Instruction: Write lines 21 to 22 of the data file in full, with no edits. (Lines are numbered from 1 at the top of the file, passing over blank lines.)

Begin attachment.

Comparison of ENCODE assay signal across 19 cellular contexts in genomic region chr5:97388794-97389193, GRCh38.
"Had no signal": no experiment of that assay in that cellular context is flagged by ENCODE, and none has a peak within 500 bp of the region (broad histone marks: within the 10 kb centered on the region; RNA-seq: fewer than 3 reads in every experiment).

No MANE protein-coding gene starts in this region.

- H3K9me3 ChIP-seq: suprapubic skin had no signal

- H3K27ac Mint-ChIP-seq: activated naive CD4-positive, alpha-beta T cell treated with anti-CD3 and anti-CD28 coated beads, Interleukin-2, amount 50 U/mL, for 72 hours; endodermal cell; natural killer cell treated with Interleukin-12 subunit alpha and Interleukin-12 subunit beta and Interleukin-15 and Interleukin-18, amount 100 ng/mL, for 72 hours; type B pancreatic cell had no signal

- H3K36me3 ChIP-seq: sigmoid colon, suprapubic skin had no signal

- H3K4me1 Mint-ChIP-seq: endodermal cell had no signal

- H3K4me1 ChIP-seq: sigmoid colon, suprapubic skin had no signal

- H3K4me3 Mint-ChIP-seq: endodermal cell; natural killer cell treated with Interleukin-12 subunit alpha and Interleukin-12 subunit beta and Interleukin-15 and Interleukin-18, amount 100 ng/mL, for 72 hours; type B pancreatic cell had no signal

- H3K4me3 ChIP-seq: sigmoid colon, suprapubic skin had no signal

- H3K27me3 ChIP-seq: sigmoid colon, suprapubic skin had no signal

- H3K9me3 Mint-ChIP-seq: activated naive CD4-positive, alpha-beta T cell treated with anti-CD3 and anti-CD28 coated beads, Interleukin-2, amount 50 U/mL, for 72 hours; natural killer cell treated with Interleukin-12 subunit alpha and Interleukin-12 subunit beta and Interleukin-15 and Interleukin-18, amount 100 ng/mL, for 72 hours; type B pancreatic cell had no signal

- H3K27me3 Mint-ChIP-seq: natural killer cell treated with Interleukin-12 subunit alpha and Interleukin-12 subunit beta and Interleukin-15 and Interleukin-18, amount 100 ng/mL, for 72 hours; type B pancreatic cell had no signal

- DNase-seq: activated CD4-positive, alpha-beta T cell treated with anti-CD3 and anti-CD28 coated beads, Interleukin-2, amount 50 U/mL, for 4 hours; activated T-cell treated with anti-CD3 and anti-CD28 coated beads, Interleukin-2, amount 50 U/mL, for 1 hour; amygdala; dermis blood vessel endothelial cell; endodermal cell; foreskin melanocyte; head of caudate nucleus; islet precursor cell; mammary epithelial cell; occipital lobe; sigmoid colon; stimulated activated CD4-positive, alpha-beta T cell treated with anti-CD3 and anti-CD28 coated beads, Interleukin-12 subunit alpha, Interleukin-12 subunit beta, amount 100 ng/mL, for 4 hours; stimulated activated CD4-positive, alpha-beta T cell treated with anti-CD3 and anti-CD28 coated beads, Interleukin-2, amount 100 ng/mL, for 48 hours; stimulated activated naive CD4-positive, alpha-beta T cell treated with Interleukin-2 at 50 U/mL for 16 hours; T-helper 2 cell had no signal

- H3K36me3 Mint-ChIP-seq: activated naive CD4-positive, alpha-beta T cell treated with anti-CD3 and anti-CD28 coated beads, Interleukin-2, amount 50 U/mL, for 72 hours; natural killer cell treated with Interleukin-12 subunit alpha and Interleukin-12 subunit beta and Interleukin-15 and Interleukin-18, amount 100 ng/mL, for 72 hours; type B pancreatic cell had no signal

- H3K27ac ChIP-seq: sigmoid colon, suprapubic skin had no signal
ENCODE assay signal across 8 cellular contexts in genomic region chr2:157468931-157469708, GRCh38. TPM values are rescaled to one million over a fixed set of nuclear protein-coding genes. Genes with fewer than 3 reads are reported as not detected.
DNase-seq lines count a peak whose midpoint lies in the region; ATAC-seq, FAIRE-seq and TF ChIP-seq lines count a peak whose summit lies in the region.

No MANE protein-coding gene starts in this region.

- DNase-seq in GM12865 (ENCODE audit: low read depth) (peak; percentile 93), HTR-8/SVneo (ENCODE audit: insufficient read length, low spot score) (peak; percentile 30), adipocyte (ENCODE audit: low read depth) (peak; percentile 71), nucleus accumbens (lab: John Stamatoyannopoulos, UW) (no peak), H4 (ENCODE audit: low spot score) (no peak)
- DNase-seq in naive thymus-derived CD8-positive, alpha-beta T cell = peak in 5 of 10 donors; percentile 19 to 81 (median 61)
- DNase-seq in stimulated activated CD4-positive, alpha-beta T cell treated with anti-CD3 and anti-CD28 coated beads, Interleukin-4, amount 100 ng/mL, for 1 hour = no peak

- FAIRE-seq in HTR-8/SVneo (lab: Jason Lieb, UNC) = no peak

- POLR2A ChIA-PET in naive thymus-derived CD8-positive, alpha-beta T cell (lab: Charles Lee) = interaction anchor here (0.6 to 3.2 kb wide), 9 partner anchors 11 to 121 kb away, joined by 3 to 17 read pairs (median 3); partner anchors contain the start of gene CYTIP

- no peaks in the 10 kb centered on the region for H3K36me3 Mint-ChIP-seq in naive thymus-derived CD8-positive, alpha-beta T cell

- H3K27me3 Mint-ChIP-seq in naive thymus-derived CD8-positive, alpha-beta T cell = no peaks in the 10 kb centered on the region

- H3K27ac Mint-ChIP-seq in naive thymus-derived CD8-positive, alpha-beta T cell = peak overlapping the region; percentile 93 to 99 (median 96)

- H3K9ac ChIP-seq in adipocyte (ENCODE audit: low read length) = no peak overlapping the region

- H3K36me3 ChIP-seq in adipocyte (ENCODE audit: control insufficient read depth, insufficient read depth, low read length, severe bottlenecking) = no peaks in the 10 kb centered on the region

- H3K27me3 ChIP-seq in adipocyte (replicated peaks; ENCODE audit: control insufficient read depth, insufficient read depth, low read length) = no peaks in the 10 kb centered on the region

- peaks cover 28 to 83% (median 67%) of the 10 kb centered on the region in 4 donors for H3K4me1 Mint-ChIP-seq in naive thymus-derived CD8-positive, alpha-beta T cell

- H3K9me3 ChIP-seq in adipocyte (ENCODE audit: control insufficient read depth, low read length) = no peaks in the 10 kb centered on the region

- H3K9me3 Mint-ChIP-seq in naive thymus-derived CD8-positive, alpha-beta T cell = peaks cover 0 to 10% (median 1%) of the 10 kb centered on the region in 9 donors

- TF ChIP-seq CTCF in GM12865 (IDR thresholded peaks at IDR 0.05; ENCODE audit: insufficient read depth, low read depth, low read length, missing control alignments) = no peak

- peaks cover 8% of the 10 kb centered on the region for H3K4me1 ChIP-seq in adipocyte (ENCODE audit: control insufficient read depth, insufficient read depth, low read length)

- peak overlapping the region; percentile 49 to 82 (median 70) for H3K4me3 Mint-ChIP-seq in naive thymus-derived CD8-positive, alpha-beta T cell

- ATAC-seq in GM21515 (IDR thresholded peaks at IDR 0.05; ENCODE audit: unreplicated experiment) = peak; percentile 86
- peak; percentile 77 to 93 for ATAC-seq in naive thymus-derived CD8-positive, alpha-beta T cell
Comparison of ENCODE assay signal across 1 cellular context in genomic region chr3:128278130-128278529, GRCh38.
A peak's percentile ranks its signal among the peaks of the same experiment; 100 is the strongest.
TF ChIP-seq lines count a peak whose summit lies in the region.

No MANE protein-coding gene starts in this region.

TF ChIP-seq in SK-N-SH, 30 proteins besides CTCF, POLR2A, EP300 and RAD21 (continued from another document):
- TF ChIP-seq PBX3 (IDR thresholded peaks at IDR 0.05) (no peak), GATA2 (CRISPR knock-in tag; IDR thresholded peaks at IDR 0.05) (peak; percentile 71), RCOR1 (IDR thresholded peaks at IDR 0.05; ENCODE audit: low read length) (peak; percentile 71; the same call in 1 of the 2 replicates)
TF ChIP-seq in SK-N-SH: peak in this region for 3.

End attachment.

- DNase-seq in naive thymus-derived CD8-positive, alpha-beta T cell = peak in 5 of 10 donors; percentile 19 to 81 (median 61)
- DNase-seq in stimulated activated CD4-positive, alpha-beta T cell treated with anti-CD3 and anti-CD28 coated beads, Interleukin-4, amount 100 ng/mL, for 1 hour = no peak